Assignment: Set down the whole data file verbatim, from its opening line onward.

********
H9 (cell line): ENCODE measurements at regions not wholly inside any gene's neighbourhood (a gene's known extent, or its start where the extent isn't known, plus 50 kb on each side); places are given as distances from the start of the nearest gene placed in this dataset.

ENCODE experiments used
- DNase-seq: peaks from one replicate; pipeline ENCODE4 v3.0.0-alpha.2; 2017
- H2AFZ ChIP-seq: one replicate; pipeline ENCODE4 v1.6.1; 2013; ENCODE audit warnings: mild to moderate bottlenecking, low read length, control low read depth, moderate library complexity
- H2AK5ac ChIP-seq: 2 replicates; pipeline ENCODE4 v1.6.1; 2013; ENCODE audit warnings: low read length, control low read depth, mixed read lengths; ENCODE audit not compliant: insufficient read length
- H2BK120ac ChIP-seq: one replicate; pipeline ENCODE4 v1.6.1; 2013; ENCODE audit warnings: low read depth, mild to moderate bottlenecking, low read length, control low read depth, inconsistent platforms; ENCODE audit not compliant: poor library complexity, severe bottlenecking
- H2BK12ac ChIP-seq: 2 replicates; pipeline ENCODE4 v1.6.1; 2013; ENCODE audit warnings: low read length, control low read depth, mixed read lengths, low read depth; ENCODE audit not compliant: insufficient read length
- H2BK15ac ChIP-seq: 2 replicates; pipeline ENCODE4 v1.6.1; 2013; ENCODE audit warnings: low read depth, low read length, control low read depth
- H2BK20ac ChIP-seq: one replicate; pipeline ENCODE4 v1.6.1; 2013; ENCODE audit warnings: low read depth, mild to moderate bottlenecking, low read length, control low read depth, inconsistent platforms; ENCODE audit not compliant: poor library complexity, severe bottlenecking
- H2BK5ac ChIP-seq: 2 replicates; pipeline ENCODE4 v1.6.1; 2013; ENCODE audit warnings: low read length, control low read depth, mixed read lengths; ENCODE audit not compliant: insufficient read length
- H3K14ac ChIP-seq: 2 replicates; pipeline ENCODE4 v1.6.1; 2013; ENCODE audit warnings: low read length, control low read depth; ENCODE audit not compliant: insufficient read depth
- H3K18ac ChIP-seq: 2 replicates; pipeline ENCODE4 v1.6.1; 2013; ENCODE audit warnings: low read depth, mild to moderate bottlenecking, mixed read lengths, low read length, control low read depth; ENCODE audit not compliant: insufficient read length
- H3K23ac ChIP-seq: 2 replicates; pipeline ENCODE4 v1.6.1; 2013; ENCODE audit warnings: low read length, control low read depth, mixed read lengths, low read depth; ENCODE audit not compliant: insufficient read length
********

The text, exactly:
H9 (cell line): ENCODE measurements at regions not wholly inside any gene's neighbourhood (a gene's known extent, or its start where the extent isn't known, plus 50 kb on each side); places are given as distances from the start of the nearest gene placed in this dataset.

ENCODE experiments used
- DNase-seq: peaks from one replicate; pipeline ENCODE4 v3.0.0-alpha.2; 2017
- H2AFZ ChIP-seq: one replicate; pipeline ENCODE4 v1.6.1; 2013; ENCODE audit warnings: mild to moderate bottlenecking, low read length, control low read depth, moderate library complexity
- H2AK5ac ChIP-seq: 2 replicates; pipeline ENCODE4 v1.6.1; 2013; ENCODE audit warnings: low read length, control low read depth, mixed read lengths; ENCODE audit not compliant: insufficient read length
- H2BK120ac ChIP-seq: one replicate; pipeline ENCODE4 v1.6.1; 2013; ENCODE audit warnings: low read depth, mild to moderate bottlenecking, low read length, control low read depth, inconsistent platforms; ENCODE audit not compliant: poor library complexity, severe bottlenecking
- H2BK12ac ChIP-seq: 2 replicates; pipeline ENCODE4 v1.6.1; 2013; ENCODE audit warnings: low read length, control low read depth, mixed read lengths, low read depth; ENCODE audit not compliant: insufficient read length
- H2BK15ac ChIP-seq: 2 replicates; pipeline ENCODE4 v1.6.1; 2013; ENCODE audit warnings: low read depth, low read length, control low read depth
- H2BK20ac ChIP-seq: one replicate; pipeline ENCODE4 v1.6.1; 2013; ENCODE audit warnings: low read depth, mild to moderate bottlenecking, low read length, control low read depth, inconsistent platforms; ENCODE audit not compliant: poor library complexity, severe bottlenecking
- H2BK5ac ChIP-seq: 2 replicates; pipeline ENCODE4 v1.6.1; 2013; ENCODE audit warnings: low read length, control low read depth, mixed read lengths; ENCODE audit not compliant: insufficient read length
- H3K14ac ChIP-seq: 2 replicates; pipeline ENCODE4 v1.6.1; 2013; ENCODE audit warnings: low read length, control low read depth; ENCODE audit not compliant: insufficient read depth
- H3K18ac ChIP-seq: 2 replicates; pipeline ENCODE4 v1.6.1; 2013; ENCODE audit warnings: low read depth, mild to moderate bottlenecking, mixed read lengths, low read length, control low read depth; ENCODE audit not compliant: insufficient read length
- H3K23ac ChIP-seq: 2 replicates; pipeline ENCODE4 v1.6.1; 2013; ENCODE audit warnings: low read length, control low read depth, mixed read lengths, low read depth; ENCODE audit not compliant: insufficient read length